By Edna Gundersen, USA TODAY
Photo by Dan MacMedan, USA TODAY
"Look at Kiss culture," says Gene Simmons, radiating pride. "People tattoo their bodies with Kiss faces, name their children after our songs, have Kiss conventions.
"This is Planet Kiss; we just live on it. The stage is holy ground, and what we do is electric church."
Holy hyperbole! The kabuki kibitzers of big-top rock are back in greasepaint and spandex, armed with a new album and a fresh stage spectacle to solidify a legacy built on thundering riffs, pyrotechnics, superheroic role-playing and hucksterism.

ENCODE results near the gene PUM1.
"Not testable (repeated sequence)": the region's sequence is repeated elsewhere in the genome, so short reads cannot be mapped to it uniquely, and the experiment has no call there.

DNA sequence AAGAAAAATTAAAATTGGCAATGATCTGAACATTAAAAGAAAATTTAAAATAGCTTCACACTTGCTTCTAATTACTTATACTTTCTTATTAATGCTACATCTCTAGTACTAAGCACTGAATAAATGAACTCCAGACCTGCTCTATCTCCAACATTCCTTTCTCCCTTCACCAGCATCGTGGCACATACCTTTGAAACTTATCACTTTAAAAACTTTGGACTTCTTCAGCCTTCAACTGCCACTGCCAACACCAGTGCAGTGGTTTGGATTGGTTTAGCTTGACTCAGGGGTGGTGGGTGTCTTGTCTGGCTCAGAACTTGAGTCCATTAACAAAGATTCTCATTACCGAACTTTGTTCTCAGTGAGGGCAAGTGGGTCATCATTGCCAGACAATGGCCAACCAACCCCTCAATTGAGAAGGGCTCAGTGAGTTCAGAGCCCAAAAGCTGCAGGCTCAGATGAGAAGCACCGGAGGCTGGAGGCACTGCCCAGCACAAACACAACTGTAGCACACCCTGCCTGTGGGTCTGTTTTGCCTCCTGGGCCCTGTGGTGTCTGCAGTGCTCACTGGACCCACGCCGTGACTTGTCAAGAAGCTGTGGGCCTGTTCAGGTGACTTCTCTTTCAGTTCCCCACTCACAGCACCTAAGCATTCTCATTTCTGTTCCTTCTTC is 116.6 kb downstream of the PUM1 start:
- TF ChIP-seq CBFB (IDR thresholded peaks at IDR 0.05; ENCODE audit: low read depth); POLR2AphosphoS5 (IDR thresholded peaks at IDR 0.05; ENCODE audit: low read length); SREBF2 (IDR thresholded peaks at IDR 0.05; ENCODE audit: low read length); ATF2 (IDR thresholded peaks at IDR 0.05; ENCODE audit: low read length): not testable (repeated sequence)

The singer/bassist, 60, and guitarist Paul Stanley, 57, are meeting in the Sunset Strip office of manager Doc McGhee to chat up Sonic Boom, Kiss' 19th studio album and first since 1998's Psycho Circus. The album, out today exclusively at Walmart, is a three-disc set with a CD of re-recorded hits and a DVD of a Buenos Aires concert packaged with 11 new songs. It's $12, "the price of a sandwich," Simmons crows.
The band began writing last spring, rehearsed tunes in May and recorded in June, wrapping up Boom by mid-July. Reviews have lauded the album's return to the crunch and muscle of '70s classics Destroyer and Love Gun.